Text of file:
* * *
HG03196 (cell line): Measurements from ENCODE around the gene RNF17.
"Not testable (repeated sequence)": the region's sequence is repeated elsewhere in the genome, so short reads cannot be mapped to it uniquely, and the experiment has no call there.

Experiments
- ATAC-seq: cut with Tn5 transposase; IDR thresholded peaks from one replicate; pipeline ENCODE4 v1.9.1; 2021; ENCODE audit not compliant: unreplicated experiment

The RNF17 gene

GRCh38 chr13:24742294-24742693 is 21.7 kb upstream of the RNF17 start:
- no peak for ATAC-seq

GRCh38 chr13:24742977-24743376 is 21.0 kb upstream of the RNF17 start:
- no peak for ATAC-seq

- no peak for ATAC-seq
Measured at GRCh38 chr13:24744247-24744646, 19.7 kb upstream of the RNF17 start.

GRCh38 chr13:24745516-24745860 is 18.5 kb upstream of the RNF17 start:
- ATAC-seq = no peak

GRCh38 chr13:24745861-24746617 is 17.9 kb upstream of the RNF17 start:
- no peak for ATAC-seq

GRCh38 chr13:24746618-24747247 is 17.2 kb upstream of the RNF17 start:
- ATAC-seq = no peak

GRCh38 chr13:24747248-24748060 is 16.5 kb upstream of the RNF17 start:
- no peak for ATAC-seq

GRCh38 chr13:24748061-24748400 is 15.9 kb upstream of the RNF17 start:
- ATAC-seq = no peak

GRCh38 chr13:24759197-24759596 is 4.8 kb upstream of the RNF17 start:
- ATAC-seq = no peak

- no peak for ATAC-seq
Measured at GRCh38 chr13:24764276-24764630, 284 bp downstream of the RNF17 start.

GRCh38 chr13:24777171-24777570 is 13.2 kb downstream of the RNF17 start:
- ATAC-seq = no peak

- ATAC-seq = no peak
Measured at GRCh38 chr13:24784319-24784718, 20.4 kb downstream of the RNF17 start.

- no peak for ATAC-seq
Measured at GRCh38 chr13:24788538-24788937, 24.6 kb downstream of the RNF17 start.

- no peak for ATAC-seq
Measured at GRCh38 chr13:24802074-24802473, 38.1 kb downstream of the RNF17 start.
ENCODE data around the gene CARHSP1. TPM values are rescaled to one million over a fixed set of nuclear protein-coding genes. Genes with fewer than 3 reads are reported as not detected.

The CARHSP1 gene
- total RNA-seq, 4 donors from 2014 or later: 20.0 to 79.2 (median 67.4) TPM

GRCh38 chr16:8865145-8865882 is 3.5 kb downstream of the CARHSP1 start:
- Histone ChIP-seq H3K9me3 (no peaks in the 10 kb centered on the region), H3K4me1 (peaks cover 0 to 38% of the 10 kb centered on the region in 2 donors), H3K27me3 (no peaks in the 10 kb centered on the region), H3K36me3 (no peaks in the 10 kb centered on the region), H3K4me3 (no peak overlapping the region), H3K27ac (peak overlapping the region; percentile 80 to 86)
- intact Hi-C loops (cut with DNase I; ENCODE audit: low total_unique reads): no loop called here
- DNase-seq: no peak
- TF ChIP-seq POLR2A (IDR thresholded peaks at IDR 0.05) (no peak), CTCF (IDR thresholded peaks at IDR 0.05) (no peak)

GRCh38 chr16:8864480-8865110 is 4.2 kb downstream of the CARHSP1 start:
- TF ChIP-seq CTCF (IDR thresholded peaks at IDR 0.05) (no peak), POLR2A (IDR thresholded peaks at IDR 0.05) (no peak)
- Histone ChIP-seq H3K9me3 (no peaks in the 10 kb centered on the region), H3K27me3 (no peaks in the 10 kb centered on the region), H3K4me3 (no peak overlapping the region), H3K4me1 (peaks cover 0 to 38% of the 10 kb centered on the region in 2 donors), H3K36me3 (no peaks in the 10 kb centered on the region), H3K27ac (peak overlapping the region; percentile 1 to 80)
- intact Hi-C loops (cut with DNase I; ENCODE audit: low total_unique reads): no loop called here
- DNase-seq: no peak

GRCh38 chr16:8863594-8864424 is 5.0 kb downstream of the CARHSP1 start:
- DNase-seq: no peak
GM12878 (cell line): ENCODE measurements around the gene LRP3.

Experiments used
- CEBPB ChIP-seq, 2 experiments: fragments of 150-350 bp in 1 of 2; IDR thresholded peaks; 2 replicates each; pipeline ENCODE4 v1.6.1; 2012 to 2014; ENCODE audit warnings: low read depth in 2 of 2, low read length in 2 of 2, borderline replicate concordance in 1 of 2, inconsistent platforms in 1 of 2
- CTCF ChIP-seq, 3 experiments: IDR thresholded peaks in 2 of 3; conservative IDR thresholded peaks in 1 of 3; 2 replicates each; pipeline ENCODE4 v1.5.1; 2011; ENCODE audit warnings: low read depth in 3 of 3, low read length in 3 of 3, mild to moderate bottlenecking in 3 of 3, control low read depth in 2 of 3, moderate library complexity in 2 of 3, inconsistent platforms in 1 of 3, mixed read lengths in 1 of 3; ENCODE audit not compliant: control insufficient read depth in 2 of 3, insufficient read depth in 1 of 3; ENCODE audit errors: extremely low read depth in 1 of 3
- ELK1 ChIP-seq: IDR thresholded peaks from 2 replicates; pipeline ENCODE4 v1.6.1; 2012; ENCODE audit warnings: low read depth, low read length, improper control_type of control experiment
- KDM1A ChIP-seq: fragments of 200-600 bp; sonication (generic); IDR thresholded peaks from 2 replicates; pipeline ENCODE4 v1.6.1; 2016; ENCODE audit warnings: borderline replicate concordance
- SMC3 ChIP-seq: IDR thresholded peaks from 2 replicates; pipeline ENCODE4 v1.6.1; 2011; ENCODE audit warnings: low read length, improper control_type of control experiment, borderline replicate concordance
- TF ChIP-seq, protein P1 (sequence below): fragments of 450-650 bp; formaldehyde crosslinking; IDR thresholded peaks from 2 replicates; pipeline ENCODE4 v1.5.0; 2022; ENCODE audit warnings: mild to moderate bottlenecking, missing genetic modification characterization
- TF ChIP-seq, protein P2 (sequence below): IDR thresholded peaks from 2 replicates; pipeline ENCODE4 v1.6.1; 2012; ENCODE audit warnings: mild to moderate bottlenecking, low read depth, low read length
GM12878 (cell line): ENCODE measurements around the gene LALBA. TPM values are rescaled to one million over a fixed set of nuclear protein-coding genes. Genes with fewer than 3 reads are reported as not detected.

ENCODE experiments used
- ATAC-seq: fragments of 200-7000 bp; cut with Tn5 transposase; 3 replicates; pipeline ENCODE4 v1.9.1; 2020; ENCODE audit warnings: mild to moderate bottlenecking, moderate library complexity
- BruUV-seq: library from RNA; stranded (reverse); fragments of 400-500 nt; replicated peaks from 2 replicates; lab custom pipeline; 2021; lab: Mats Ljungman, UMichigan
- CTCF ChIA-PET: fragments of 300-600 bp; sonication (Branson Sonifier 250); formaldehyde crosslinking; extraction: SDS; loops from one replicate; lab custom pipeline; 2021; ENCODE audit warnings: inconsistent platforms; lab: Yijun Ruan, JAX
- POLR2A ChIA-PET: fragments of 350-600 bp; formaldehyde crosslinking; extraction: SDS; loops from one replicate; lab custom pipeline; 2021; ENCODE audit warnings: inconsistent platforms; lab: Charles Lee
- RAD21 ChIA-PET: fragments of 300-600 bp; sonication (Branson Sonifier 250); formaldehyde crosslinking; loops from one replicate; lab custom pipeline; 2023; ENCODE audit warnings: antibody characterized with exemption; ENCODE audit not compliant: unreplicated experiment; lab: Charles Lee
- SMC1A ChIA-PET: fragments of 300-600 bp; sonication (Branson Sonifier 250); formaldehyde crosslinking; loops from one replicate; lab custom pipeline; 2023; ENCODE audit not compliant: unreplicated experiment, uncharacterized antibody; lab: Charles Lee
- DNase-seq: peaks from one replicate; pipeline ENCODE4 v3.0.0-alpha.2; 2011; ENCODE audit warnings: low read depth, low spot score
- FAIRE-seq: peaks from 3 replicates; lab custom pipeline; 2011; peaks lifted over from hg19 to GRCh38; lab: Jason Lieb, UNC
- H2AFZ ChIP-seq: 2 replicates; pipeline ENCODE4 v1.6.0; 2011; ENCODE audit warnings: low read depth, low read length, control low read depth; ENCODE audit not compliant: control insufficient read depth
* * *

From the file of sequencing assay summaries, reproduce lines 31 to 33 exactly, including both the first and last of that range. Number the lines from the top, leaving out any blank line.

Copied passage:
Measured at GRCh38 chr13:24788538-24788937, 24.6 kb downstream of the RNF17 start.

- no peak for ATAC-seq
Measured at GRCh38 chr13:24802074-24802473, 38.1 kb downstream of the RNF17 start.